I have read several releases recently from the ATA that were published and several other news media suggesting that local hotels should be aware of fundamental shifts in travel, that everyone in Aruba knew that there would be a sharp drop in the number of Venezuelans staying in hotels and basically that the hotels should wake up to the realities of life.
I would like to clarify to the ATA, that as an industry upon which 90% of Arubans depend for their way of life, we need to row together in one direction and that the ATA should not say to the hotels “I told you so”.
Without going into details, allow me to say that the ATA took over the AHATA marketing fund in 2010 and it behooves the ATA as the primary controller of the destination’s marketing funds to stay in tune with all of the changes going on the travel world and to adjust to those new realities. The sector has asked for contingency plans to avoid the expected drop in traditional visitors from Venezuela from as far back as 2013. Again, about a year ago, we wrote an extensive proposal asking the ATA to diversify our sources of business and to offset any drop in arrivals from South America, as Brazil, Argentina and Venezuela were experiencing growing economic hardship. As a sector we offered several alternatives. Since then the Colombian business has also suffered as a result of the decline in value of its currency.
I find the statement about the increase of US visitors misleading. Let me explain why. We need look back a few years and take a long term view. The share of visitors from the USA peaked at 74% in 1985 but through most of the 1990s the share fell between 53% and 58% only exceeding 60% in 1999. The share peaked again at 73% in 2004 but has fallen back consistently since then to the 54% we saw in 2014. So our US business as a proportion of our overall arrivals has fallen from 73% to 54% in just ten years and any recent growth is making little impact on this number.
I personally find it a bit odd that it is only now the ATA starts explaining the current situation as being the result of shifts in business rather than telling us what has been done to ameliorate the loss of Venezuelan hotel stays and what kinds of steps are and were taken to redirect our marketing efforts to prevent or at least reduce the impact of such losses.
The last few years we were told of record arrivals and of having achieved over one million visitors as if more visitors is better or that quantity rather than quality is the goal.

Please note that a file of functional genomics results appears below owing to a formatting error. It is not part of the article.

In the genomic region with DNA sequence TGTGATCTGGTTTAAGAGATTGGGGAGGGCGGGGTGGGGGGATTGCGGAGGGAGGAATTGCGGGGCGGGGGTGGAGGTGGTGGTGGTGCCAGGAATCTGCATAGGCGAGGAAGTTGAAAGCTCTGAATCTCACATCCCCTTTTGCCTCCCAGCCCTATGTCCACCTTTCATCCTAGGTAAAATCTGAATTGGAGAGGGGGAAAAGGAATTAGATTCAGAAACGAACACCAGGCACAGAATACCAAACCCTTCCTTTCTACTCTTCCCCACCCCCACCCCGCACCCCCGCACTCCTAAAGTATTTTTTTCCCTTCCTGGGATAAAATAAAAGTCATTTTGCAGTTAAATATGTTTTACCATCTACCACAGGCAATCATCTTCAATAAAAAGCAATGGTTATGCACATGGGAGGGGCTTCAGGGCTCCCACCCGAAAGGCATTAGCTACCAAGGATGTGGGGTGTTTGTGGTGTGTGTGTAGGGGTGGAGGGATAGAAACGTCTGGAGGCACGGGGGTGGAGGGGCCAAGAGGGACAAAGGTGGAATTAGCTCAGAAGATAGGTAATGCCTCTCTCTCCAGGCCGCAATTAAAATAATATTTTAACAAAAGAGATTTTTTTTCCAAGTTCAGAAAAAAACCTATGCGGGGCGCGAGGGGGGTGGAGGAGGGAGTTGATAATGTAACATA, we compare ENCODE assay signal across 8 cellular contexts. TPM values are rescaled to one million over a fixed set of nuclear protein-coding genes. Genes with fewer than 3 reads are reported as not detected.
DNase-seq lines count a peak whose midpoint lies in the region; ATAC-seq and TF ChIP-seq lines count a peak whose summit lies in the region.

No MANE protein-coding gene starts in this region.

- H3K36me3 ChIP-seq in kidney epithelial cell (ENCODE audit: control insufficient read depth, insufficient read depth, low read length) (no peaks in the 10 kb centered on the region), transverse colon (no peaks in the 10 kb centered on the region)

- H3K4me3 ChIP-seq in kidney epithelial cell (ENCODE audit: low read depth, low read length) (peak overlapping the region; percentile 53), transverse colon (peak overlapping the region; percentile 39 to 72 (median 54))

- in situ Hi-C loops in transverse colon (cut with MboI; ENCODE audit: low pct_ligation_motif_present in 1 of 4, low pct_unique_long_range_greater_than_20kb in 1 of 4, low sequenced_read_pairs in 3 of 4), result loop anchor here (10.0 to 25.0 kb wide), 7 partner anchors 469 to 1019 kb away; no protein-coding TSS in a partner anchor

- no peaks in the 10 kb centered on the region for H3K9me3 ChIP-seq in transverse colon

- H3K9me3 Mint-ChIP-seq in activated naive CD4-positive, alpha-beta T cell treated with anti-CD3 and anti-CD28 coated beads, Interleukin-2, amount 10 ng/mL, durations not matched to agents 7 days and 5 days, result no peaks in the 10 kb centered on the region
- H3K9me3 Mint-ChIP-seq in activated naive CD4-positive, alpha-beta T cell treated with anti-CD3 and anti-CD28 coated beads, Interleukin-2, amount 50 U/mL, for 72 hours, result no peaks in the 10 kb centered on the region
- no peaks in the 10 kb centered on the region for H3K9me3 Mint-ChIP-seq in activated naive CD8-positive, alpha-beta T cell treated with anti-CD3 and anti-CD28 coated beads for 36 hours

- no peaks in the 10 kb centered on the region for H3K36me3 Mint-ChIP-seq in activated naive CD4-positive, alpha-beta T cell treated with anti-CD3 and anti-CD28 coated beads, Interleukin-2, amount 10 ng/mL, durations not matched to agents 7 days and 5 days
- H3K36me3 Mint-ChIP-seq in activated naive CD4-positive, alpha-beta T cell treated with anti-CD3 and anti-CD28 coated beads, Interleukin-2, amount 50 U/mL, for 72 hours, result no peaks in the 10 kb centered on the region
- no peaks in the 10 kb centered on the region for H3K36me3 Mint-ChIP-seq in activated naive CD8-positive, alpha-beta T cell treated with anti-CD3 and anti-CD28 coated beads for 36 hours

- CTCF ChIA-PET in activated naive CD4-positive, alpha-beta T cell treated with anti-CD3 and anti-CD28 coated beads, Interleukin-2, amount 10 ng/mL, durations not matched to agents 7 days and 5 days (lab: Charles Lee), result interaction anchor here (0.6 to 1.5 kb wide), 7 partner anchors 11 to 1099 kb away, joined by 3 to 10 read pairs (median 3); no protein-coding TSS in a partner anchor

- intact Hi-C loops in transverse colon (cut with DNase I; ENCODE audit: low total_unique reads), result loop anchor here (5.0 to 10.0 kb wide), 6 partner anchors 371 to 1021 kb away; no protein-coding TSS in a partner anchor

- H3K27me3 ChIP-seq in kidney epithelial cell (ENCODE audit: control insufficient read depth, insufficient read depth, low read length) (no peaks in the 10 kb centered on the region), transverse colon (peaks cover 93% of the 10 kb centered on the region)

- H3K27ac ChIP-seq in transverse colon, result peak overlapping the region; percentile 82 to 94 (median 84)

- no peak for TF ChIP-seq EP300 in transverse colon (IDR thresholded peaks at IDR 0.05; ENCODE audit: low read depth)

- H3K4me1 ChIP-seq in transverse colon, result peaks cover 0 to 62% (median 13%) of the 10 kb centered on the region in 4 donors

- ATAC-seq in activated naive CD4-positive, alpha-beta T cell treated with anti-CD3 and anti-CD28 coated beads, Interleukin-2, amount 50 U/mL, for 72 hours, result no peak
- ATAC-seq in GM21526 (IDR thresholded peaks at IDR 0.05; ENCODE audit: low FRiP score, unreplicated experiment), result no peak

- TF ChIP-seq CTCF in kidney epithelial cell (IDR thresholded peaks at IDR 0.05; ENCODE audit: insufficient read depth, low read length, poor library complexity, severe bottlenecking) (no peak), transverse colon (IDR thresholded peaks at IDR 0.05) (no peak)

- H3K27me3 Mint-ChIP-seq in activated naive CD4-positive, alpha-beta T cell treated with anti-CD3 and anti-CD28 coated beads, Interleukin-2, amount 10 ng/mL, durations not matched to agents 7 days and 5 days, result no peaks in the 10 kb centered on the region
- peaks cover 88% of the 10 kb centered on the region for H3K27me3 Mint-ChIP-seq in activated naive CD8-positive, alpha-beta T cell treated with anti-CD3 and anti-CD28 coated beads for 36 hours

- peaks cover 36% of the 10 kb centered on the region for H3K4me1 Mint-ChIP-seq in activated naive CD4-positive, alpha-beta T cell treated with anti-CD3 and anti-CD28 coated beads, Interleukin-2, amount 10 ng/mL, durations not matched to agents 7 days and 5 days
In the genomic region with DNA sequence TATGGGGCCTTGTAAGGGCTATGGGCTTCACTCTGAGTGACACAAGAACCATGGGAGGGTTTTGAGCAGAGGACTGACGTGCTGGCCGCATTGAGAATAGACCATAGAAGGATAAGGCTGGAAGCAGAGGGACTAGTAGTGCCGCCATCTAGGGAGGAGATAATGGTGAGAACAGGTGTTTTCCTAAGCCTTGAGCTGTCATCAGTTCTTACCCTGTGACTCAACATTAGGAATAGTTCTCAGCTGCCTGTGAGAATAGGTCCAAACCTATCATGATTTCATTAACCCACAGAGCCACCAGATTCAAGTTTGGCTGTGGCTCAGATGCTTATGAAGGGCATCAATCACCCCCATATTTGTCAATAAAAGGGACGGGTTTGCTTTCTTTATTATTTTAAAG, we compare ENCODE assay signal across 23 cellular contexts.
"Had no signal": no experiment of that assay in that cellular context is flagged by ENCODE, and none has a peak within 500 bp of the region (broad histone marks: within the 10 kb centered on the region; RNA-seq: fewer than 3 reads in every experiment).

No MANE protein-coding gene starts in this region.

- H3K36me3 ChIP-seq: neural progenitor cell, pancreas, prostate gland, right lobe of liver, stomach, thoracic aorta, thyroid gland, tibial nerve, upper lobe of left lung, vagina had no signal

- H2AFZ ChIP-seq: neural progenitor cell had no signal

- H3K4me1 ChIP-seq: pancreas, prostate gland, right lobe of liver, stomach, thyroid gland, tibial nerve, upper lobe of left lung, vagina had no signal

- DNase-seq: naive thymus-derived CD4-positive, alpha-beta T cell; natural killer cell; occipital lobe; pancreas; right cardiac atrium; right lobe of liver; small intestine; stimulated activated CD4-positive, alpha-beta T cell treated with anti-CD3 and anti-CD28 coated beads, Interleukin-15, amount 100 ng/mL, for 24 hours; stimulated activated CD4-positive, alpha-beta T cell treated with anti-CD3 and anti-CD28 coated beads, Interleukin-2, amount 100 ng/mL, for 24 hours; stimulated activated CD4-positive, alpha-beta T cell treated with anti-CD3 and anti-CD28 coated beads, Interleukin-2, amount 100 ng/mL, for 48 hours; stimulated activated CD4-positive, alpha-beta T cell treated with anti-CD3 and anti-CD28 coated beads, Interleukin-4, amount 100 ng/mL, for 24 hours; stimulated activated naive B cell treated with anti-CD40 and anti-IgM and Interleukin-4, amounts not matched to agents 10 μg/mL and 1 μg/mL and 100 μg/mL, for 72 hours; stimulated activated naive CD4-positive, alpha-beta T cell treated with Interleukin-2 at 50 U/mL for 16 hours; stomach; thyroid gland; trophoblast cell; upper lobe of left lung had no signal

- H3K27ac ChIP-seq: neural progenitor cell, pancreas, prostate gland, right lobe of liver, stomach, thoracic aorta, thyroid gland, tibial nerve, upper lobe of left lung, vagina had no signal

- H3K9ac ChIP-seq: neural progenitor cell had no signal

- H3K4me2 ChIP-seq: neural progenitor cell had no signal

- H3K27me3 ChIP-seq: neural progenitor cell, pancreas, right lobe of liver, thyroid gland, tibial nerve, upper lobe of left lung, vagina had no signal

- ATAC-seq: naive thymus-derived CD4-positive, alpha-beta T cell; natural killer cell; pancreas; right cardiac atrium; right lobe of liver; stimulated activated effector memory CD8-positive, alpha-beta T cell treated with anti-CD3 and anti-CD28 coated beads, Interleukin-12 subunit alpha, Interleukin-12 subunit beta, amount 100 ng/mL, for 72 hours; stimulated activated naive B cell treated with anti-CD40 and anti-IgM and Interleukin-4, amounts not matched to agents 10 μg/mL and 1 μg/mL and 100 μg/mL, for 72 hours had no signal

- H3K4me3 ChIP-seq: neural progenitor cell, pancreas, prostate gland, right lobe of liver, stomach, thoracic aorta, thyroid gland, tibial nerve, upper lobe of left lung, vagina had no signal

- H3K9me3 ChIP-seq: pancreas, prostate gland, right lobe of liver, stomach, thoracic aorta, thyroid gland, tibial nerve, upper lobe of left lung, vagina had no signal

At the same time we must face the fact that our product is mature. Many of our hotels are more than 20 years old and many of our associates have worked in the industry for decades. There are numerous new destinations out there with new hotels and a young energetic workforce anxious to steal our customers. It is a personal concern of mine that we do not appear to be providing the quality experience we once did. Perhaps our recent success has led to complacency, perhaps we are not as caring as we once were.
As a result we now face a serious issue. As a sector we committed to attempting to attract a higher spending, more affluent traveler, we committed to achieving a higher REVPAR each year while we warned the authorities that this will also take some adjustments from the government side as well. A REVPAR committee came up with many recommendations but as far as I am aware not much has happened in implementing these necessary recommendations.
As I previously said we are all in this together. The sector is too important for us not to work together. Let us move forward with implementing the recommendations of the revpar committee. Let us agree on how best to address the challenges stemming from the decline in Venezuelan hotel traffic. Let us together work towards continuing to diversify our markets. And let us work together to address our service issues.
Finally let me comment on another related matter. A commentator recently alleged that the CEO of AHATA, Jim Hepple, was in the employ of Eduardo de Veer and was working on his instructions. As immediate past Chairman of AHATA let me say that nothing the CEO did was without the full approval of the 15 Directors of the Board of AHATA and that to think otherwise is just plain wrong.
Our industry is too significant to be the subject of these tensions. Speaking personally I hope we can come together to address our mutual concerns and to provide a sustainable and viable tourism sector to support all Arubans.